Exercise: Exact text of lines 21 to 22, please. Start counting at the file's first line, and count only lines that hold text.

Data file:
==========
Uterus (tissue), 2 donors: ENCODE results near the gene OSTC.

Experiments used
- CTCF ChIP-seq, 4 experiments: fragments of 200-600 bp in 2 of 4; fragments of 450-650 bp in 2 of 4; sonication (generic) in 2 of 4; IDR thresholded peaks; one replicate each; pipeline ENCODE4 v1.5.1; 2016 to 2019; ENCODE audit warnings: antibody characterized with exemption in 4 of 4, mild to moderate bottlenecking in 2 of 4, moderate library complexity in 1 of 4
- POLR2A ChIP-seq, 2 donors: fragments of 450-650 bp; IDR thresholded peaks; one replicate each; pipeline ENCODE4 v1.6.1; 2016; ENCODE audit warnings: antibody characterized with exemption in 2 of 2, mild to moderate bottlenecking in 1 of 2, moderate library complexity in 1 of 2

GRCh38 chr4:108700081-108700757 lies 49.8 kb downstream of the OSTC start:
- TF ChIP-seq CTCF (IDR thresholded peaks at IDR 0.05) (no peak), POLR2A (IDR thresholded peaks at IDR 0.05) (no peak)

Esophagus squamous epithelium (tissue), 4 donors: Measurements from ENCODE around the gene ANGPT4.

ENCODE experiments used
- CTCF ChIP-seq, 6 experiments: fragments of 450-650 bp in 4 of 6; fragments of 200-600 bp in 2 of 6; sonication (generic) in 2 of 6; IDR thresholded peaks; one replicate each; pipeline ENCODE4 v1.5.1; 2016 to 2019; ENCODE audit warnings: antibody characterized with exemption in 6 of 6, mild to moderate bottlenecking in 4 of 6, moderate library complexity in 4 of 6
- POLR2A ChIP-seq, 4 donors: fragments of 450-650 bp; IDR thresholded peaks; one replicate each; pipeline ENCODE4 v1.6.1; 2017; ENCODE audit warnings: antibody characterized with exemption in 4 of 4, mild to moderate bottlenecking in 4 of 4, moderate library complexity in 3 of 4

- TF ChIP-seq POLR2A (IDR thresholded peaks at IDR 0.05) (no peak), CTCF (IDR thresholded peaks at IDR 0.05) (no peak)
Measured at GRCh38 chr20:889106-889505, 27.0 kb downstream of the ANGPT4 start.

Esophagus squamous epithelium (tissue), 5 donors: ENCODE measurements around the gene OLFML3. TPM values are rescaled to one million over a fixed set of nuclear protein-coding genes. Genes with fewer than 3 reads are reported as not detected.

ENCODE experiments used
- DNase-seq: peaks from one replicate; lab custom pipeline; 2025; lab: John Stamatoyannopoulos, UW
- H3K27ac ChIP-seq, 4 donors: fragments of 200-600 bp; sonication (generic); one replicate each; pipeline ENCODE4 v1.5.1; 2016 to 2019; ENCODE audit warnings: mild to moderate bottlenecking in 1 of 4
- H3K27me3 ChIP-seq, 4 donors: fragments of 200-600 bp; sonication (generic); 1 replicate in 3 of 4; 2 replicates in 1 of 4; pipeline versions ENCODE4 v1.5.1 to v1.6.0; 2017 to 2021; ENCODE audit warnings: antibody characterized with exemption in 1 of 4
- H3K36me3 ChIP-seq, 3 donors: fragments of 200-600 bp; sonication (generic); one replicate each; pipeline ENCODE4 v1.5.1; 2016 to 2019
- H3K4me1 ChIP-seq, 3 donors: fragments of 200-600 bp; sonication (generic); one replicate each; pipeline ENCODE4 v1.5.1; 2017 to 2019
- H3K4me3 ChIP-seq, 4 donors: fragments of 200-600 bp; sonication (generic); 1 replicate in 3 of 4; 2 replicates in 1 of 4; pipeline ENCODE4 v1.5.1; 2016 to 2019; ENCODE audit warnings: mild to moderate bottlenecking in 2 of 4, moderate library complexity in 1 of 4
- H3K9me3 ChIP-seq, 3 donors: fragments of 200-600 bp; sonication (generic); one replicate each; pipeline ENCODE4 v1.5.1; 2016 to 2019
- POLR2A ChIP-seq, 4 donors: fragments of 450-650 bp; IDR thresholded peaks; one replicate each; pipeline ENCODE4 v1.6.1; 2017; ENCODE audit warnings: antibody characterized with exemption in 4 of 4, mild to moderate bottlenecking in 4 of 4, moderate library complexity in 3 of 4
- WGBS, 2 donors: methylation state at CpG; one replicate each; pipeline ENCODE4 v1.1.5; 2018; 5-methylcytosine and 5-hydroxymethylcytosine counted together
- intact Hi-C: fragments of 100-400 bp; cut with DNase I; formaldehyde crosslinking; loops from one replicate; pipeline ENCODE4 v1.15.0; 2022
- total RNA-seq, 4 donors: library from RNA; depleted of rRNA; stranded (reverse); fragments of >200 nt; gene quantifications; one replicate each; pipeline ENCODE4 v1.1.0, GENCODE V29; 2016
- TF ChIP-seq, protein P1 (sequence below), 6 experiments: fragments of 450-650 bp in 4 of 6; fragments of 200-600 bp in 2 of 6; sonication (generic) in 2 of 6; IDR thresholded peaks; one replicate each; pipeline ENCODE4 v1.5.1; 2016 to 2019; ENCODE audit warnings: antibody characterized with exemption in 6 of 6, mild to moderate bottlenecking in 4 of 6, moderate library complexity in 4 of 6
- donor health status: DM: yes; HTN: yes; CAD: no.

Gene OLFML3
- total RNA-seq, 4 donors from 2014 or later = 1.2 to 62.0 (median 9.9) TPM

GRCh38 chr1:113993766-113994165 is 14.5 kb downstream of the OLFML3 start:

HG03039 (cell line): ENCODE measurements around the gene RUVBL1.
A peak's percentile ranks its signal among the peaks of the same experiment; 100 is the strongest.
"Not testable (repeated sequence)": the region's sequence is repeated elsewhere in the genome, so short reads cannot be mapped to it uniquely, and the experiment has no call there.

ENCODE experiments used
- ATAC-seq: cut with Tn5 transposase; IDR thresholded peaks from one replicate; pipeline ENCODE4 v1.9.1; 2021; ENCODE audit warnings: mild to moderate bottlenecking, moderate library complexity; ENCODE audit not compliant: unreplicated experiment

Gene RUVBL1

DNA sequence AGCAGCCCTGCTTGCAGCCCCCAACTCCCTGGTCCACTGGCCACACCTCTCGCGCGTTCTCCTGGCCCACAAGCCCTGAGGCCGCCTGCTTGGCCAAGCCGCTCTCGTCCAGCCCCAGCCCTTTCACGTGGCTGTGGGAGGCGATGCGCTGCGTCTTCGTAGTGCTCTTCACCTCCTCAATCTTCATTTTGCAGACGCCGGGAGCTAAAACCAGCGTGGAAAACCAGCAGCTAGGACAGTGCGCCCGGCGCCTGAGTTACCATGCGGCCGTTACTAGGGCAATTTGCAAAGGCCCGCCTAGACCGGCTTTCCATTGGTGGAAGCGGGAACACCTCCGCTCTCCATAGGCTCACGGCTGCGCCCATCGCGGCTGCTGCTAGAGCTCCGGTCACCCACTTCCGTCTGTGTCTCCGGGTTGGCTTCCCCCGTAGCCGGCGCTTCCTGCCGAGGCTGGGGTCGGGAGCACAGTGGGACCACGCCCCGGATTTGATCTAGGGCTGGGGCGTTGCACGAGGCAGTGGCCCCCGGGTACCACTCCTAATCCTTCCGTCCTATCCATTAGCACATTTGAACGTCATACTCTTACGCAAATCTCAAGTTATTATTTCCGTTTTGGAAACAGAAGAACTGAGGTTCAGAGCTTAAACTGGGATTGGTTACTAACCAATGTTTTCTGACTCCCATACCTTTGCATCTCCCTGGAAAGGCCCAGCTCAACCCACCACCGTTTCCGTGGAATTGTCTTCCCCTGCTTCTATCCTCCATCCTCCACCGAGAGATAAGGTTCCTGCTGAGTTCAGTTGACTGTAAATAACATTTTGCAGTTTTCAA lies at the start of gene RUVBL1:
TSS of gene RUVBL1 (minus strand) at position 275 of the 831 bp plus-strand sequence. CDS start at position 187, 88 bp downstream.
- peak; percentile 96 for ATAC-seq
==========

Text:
- H3K9me3 ChIP-seq, 3 donors: fragments of 200-600 bp; sonication (generic); one replicate each; pipeline ENCODE4 v1.5.1; 2016 to 2019
- POLR2A ChIP-seq, 4 donors: fragments of 450-650 bp; IDR thresholded peaks; one replicate each; pipeline ENCODE4 v1.6.1; 2017; ENCODE audit warnings: antibody characterized with exemption in 4 of 4, mild to moderate bottlenecking in 4 of 4, moderate library complexity in 3 of 4